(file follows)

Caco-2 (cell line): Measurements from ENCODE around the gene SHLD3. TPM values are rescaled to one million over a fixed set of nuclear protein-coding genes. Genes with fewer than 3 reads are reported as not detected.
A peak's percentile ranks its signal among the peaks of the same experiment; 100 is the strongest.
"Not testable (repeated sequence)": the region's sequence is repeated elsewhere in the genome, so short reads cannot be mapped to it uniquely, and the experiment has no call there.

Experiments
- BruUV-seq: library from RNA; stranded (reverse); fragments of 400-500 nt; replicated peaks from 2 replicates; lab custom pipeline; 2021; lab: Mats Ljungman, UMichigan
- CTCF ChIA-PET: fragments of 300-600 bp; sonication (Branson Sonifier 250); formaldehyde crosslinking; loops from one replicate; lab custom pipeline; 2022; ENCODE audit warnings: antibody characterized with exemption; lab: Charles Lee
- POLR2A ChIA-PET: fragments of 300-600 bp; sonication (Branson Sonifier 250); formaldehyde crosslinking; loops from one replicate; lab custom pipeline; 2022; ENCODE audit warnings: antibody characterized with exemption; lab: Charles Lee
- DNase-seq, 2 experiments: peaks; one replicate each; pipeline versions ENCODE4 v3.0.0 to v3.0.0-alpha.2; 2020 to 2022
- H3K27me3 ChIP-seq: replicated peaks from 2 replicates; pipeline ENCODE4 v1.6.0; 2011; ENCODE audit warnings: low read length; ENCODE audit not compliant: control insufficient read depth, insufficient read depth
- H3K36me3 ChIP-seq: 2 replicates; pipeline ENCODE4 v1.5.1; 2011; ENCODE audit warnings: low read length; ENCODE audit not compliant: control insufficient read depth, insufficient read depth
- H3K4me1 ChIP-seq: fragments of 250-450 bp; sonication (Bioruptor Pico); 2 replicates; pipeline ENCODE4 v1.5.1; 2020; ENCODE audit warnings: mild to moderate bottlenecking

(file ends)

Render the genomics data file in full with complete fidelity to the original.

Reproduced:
Caco-2 (cell line): Measurements from ENCODE around the gene SHLD3. TPM values are rescaled to one million over a fixed set of nuclear protein-coding genes. Genes with fewer than 3 reads are reported as not detected.
A peak's percentile ranks its signal among the peaks of the same experiment; 100 is the strongest.
"Not testable (repeated sequence)": the region's sequence is repeated elsewhere in the genome, so short reads cannot be mapped to it uniquely, and the experiment has no call there.

Experiments
- BruUV-seq: library from RNA; stranded (reverse); fragments of 400-500 nt; replicated peaks from 2 replicates; lab custom pipeline; 2021; lab: Mats Ljungman, UMichigan
- CTCF ChIA-PET: fragments of 300-600 bp; sonication (Branson Sonifier 250); formaldehyde crosslinking; loops from one replicate; lab custom pipeline; 2022; ENCODE audit warnings: antibody characterized with exemption; lab: Charles Lee
- POLR2A ChIA-PET: fragments of 300-600 bp; sonication (Branson Sonifier 250); formaldehyde crosslinking; loops from one replicate; lab custom pipeline; 2022; ENCODE audit warnings: antibody characterized with exemption; lab: Charles Lee
- DNase-seq, 2 experiments: peaks; one replicate each; pipeline versions ENCODE4 v3.0.0 to v3.0.0-alpha.2; 2020 to 2022
- H3K27me3 ChIP-seq: replicated peaks from 2 replicates; pipeline ENCODE4 v1.6.0; 2011; ENCODE audit warnings: low read length; ENCODE audit not compliant: control insufficient read depth, insufficient read depth
- H3K36me3 ChIP-seq: 2 replicates; pipeline ENCODE4 v1.5.1; 2011; ENCODE audit warnings: low read length; ENCODE audit not compliant: control insufficient read depth, insufficient read depth
- H3K4me1 ChIP-seq: fragments of 250-450 bp; sonication (Bioruptor Pico); 2 replicates; pipeline ENCODE4 v1.5.1; 2020; ENCODE audit warnings: mild to moderate bottlenecking